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Defining, Assessing and Measuring Substantive Representation of Unattached Interests Without Neglecting Minority Perceptions

Gender
Representation
Feminism
Identity
Power
Mette Marie Staehr Harder
Karlstad University
Mette Marie Staehr Harder
Karlstad University

Abstract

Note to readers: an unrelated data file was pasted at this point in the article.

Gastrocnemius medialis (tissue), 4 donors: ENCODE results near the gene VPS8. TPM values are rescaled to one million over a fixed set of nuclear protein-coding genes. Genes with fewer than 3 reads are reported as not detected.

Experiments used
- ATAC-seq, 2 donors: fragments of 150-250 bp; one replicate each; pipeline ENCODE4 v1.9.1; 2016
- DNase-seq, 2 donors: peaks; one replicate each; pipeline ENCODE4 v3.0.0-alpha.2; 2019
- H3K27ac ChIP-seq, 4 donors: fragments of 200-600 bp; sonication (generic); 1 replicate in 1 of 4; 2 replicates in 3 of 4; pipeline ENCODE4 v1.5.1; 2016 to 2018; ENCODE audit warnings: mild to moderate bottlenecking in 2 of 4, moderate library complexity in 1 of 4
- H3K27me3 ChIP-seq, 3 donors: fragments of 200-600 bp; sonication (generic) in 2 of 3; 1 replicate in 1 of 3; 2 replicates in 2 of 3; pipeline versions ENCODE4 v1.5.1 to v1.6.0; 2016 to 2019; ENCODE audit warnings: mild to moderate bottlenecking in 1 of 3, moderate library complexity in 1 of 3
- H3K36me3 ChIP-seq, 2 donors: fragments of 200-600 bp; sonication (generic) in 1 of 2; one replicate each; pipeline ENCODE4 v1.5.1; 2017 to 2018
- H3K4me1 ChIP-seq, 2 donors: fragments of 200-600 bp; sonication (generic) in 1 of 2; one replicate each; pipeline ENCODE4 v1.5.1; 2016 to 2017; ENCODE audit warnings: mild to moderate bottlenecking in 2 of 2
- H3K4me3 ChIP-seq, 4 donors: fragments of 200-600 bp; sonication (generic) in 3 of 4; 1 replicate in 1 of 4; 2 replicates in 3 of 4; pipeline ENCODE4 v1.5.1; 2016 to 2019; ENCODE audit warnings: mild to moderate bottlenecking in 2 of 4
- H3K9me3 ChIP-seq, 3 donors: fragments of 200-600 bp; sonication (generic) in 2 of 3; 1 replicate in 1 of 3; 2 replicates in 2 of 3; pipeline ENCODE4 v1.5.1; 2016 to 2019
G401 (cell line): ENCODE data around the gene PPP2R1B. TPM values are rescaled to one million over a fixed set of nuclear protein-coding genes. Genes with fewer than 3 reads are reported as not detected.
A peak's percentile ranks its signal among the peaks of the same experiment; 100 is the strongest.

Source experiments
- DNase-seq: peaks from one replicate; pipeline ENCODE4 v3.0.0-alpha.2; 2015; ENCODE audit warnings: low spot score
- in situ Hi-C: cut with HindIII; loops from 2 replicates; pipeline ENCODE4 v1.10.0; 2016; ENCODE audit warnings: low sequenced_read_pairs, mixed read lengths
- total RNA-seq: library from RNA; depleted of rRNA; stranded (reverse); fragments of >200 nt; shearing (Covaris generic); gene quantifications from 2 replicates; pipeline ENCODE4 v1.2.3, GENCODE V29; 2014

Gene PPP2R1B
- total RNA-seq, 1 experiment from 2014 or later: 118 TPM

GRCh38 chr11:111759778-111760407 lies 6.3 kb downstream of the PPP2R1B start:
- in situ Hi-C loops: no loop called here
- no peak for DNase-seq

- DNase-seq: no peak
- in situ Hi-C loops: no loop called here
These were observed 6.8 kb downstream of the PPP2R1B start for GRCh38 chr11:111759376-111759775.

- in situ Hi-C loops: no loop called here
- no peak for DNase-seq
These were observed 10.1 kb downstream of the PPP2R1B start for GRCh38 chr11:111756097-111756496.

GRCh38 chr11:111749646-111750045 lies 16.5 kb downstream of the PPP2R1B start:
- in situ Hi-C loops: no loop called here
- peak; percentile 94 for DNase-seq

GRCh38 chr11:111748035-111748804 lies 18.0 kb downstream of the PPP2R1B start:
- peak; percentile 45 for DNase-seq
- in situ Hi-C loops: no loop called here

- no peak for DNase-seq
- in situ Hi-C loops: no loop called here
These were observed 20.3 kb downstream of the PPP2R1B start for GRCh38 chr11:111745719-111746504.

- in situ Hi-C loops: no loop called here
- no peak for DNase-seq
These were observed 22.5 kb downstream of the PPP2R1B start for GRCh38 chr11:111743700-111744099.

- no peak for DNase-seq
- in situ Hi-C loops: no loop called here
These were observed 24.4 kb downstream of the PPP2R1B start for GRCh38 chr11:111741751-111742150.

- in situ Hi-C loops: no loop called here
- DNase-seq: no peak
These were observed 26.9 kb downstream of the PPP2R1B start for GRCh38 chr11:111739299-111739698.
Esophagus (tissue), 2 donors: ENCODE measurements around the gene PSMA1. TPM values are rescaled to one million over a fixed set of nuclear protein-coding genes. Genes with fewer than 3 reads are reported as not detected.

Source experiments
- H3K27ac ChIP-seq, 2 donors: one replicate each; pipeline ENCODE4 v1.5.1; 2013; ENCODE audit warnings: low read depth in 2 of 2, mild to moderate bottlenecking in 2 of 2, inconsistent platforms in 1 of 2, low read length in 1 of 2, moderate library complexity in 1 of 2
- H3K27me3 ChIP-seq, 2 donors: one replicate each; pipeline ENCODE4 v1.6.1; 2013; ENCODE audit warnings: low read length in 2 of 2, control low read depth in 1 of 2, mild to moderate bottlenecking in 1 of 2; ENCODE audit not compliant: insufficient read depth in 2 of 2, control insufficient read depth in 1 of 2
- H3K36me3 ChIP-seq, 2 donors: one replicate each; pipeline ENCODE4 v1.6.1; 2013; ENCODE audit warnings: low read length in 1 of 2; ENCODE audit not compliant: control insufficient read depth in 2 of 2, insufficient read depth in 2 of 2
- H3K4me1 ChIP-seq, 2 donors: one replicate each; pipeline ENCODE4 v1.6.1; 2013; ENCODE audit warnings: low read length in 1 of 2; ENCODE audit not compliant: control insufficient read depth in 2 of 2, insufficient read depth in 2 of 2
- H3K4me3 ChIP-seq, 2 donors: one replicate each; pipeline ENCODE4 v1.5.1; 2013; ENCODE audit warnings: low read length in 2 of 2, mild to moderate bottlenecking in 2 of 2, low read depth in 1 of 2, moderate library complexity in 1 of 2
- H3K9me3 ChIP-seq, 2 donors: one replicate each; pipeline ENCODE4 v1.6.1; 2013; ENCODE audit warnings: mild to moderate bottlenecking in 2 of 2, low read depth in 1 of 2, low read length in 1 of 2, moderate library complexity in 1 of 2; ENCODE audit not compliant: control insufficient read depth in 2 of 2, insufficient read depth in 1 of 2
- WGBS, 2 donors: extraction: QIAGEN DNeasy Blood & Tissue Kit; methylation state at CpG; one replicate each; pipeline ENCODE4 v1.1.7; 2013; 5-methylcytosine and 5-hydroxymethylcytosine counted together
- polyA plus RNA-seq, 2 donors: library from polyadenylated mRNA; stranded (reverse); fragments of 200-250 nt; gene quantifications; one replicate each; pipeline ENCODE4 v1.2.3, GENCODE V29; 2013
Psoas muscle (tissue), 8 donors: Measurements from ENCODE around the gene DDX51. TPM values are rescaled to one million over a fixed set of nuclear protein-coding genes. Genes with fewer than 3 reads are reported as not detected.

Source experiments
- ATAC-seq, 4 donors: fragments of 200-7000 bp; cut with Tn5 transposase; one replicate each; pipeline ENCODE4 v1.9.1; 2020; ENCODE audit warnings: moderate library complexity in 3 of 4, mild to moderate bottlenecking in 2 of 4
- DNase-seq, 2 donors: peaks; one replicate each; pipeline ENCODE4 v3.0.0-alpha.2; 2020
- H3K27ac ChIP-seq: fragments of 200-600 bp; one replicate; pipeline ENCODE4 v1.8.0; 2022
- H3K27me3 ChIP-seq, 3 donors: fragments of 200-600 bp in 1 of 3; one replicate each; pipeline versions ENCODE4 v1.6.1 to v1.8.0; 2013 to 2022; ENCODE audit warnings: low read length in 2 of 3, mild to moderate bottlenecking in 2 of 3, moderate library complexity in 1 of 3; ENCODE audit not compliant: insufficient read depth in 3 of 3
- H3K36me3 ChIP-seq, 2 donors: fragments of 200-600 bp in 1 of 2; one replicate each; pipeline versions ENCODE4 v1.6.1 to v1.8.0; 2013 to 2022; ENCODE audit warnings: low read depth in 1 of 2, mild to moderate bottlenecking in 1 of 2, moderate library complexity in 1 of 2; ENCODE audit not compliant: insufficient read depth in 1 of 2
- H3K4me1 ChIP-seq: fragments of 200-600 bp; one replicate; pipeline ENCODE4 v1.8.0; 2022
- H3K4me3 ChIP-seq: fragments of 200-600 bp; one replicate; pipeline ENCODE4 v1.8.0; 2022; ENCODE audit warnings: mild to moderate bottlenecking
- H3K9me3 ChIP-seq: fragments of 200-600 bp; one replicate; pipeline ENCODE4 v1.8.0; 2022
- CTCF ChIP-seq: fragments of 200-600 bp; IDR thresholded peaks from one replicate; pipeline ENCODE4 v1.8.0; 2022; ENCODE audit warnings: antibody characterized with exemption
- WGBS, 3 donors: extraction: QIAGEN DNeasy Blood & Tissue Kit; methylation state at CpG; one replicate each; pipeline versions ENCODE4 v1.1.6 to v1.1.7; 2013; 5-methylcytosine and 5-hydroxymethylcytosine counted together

This paper addresses the questions of how constructivist inspired representation theory may assess and measure the quality of substantive representation of unattached interests. As described by Pitkin, political interests may appear in attached and unattached form. Unlike attached interests, unattached interests are not thought of as something that is owned by particular actors, but as something actors may participate in. As I have elaborated on elsewhere, when interests appear in unattached form, they may be thought of as detached from the identity of the actors, who participate in them (Harder, 2019). Among others, when appearing as unattached (e.g. as the interest of gender equality), a political advantage is that unlike attached interests (e.g. such as women's interests), the unattached interests does not prescribe specific actors as "the natural" actors" of a particular interests (e.g. like the concept of women's interest prescribes women as "the natural actor" of this interest). Yet, this "opening up" or democratization of the circle of potential actors who may act on a political interest, forces us to reconsider the way in which good substantive representation is defined, operationalized and measured. For example, when conceiving of women's interests, constructivist inspired scholars do often advocate that the articulations of women (or—depending of the interest at hand— the articulations of specific minorities of women) are to serve as guidelines for how the content of these interests is defined. Yet, how may this line of research assess the content of political interests, when there is no "natural actor" who's articulations may serve as guideline? And how may this line of research set up research designs that ensure that minority perceptions of such interests are not neglected? By assessing these questions, the paper engages in the further unfolding of current theories of substantive representation of minorities.